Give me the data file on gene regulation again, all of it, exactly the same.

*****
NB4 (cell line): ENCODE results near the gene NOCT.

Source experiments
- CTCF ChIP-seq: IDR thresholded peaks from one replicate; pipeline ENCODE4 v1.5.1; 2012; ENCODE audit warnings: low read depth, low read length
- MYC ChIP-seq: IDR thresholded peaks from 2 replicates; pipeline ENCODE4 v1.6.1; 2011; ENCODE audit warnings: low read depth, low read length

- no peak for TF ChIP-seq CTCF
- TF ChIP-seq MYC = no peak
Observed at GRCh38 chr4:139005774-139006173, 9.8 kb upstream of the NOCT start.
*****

NB4 (cell line): ENCODE results near the gene NOCT.

Source experiments
- CTCF ChIP-seq: IDR thresholded peaks from one replicate; pipeline ENCODE4 v1.5.1; 2012; ENCODE audit warnings: low read depth, low read length
- MYC ChIP-seq: IDR thresholded peaks from 2 replicates; pipeline ENCODE4 v1.6.1; 2011; ENCODE audit warnings: low read depth, low read length

- no peak for TF ChIP-seq CTCF
- TF ChIP-seq MYC = no peak
Observed at GRCh38 chr4:139005774-139006173, 9.8 kb upstream of the NOCT start.